Max Weber once described higher education as having a ‘dual character’, by which he meant its ability to both enable and constrain contemporary inequalities. This characterization remains true today, with higher education being both a pathway to reducing inequality, while also serving as a site for its reproduction. In my teaching and service, I strive to make the college experience a more equitable one for students, especially those who are women, people of color, or those who identify with LGBTQ communities. In my classroom, I consciously work to include underrepresented scholars in my course readings, and my assignments often require students to make connections between classroom topics and local issues and concerns. In my Race and Ethnicity course, for example, students are required to research legacies of racism in Lafayette County, Mississippi, including accounts of lynching, patterns of spatial segregation, and the history of slavery on the University of Mississippi’s campus. Beyond the classroom, I am a frequent collaborator with the University of Mississippi’s Center for Inclusion and Cross-Cultural Engagement in their social justice-oriented programming, serving as moderator, panelist, and consultant.
Whether it was in my time as Community Impact Director for the Heart of Missouri United Way chapter, or in my current position at the University of Mississippi, I consider sociology a set of tools from which I can build up the communities I inhabit. In all of my courses, contemporary conditions of inequality take center stage, and I ask my students to consider how sociology can help create practical, local strategies to combat these conditions. In my Social Problems course, students utilize a developmental model of the social problems process to actively manage a Living Wage Campaign at the University of Mississippi. This campaign includes social marketing, public opinion polling, and broad-based community engagement. Students have expressed in evaluations of this course that it provides one of the few opportunities to take ‘sociology to the street’ and make an impact outside of the classroom. In my Honors-level Housing Insecurity course, students receive hands-on training in field-based and survey research methods, collecting surveys from residents throughout Lafayette County in order to determine the scale and scope of housing insecurity in our local context so that we can help inform the decision-making of our elected officials on issues pertaining to affordable housing.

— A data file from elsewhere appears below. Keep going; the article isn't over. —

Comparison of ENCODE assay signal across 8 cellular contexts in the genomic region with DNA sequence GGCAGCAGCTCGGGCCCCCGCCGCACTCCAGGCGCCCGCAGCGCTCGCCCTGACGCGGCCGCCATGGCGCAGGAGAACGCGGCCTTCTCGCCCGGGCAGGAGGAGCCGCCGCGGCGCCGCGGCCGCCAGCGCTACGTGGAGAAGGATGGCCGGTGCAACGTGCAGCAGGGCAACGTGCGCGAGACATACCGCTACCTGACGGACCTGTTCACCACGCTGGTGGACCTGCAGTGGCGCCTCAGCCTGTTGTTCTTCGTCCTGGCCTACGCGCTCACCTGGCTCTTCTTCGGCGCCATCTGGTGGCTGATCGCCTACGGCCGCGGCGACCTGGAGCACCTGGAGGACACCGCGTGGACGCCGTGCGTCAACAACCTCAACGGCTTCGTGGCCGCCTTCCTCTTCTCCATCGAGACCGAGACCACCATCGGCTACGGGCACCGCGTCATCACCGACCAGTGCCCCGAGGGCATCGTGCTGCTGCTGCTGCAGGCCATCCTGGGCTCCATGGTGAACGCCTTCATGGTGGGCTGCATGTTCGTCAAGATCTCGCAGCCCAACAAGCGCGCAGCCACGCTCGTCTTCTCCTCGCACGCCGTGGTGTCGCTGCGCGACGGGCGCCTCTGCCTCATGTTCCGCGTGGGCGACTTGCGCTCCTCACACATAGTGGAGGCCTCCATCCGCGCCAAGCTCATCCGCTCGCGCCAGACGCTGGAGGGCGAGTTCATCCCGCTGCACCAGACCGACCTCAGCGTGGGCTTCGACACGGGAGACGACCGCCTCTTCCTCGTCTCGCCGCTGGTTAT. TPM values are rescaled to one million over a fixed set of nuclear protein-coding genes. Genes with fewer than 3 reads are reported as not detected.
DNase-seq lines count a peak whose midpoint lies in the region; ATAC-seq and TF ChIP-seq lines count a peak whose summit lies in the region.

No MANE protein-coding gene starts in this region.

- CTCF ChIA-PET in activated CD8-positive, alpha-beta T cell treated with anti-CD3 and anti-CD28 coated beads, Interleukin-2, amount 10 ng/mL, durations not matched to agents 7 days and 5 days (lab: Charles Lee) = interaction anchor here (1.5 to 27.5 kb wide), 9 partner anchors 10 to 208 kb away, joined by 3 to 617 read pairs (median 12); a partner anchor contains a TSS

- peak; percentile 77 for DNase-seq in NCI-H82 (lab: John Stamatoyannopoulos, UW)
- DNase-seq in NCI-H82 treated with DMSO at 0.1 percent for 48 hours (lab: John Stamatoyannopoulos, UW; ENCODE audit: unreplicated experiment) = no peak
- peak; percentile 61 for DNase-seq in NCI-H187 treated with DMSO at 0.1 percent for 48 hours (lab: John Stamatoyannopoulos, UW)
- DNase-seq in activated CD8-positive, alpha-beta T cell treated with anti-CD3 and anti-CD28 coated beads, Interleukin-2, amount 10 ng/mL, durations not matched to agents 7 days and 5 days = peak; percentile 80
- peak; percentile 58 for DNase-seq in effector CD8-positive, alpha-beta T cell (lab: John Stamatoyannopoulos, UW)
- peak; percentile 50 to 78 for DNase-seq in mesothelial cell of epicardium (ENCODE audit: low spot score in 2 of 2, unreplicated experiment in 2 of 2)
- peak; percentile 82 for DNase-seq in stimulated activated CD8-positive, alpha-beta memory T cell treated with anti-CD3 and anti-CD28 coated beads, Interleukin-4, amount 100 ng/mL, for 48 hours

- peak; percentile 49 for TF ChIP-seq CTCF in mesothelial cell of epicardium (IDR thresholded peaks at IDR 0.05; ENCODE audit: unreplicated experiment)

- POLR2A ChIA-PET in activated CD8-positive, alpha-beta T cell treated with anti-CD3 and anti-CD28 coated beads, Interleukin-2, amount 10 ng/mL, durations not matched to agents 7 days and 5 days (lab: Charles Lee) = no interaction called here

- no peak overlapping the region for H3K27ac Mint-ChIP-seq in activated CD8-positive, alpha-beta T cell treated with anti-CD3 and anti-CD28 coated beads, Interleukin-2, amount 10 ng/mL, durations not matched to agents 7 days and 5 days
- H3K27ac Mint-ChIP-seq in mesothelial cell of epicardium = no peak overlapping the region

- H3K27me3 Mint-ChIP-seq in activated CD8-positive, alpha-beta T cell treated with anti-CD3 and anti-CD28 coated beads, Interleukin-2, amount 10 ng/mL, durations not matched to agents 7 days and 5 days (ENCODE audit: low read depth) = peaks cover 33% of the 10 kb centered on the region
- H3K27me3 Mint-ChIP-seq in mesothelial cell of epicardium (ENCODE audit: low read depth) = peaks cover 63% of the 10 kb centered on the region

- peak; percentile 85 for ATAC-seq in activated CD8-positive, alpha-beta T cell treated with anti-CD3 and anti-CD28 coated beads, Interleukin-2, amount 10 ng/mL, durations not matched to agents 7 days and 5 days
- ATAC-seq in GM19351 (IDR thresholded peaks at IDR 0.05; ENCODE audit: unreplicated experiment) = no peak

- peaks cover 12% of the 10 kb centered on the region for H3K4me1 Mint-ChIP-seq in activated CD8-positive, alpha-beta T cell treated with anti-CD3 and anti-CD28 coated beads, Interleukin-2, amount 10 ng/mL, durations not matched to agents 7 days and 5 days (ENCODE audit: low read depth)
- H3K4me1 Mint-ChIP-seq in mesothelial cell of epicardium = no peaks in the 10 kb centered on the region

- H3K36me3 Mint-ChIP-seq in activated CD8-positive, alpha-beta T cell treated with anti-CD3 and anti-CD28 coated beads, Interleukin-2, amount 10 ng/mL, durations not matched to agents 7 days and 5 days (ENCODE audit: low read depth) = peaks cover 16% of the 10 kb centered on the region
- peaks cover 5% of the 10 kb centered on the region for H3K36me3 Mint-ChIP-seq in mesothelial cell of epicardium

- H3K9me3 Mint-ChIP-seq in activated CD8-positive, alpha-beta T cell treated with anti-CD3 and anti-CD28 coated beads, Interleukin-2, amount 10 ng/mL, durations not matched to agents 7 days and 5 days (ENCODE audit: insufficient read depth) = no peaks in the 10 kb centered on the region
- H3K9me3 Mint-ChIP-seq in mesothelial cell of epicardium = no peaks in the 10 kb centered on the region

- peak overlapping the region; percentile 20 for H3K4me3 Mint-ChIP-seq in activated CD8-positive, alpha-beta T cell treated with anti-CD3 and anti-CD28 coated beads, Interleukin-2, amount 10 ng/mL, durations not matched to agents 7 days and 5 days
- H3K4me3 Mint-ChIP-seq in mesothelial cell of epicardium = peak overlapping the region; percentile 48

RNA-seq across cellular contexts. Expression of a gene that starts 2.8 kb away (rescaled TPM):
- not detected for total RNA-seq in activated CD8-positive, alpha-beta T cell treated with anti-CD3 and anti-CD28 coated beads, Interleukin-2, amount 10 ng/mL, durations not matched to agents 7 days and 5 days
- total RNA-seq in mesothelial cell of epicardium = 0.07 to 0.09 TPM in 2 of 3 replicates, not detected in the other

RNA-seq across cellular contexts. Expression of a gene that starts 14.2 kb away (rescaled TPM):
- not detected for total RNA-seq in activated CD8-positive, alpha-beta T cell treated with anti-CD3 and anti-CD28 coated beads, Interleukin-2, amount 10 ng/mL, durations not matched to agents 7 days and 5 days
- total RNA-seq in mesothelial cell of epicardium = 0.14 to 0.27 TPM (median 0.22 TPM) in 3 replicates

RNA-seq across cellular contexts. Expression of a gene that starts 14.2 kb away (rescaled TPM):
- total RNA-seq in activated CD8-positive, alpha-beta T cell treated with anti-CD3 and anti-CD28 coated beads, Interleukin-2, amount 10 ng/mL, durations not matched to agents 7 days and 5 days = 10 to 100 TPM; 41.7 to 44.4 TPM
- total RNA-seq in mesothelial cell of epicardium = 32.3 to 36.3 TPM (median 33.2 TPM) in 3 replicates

I consider it a true privilege to work in higher education, and believe the classroom can be a transformative experience for many students. My goal as an instructor is to have my students leave my classroom with a broader set of tools, and a deeper understanding of those tools, from which to produce a better and more just world.